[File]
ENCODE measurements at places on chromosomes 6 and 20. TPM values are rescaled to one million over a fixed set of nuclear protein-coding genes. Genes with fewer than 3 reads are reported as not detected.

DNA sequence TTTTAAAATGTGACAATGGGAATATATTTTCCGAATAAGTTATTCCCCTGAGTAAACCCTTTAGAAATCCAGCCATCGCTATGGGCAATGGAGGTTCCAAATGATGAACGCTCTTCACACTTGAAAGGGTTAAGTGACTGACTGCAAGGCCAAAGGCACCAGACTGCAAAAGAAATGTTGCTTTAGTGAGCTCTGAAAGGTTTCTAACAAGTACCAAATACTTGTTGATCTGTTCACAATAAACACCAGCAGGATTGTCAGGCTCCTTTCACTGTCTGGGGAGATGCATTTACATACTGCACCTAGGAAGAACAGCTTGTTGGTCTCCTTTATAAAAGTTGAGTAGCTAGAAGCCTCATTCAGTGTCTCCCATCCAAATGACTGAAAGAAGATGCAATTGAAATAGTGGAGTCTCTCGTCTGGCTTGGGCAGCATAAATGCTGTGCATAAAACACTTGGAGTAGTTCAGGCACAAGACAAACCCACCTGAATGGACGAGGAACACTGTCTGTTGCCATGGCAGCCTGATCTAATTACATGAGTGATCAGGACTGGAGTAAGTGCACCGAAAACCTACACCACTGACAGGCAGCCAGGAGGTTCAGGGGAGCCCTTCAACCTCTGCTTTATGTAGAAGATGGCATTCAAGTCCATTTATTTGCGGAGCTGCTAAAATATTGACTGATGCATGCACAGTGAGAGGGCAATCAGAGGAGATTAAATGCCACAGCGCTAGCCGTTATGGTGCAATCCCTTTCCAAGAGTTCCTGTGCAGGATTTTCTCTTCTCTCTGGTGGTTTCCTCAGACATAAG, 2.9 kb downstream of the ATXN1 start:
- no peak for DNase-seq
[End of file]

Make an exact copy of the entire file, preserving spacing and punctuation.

ENCODE measurements at places on chromosomes 6 and 20. TPM values are rescaled to one million over a fixed set of nuclear protein-coding genes. Genes with fewer than 3 reads are reported as not detected.

DNA sequence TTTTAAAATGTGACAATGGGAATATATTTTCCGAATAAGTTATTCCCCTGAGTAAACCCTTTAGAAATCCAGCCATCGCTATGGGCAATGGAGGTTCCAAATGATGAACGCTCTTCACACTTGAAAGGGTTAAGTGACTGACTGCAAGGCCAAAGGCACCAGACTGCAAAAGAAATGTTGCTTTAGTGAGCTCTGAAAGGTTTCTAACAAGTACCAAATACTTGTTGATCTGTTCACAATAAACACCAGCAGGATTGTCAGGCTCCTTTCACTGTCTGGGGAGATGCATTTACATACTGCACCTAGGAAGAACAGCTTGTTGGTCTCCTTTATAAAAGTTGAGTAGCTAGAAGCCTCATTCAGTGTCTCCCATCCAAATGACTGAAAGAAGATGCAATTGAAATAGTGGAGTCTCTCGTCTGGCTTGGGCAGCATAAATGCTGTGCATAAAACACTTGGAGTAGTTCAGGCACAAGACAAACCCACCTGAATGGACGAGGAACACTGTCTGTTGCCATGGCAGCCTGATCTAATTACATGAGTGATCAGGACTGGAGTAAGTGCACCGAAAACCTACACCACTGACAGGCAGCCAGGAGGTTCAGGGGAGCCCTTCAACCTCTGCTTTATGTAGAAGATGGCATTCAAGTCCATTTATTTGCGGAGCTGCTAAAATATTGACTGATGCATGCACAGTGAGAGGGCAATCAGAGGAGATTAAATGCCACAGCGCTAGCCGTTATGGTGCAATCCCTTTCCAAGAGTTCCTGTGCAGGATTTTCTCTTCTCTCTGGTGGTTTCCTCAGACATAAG, 2.9 kb downstream of the ATXN1 start:
- no peak for DNase-seq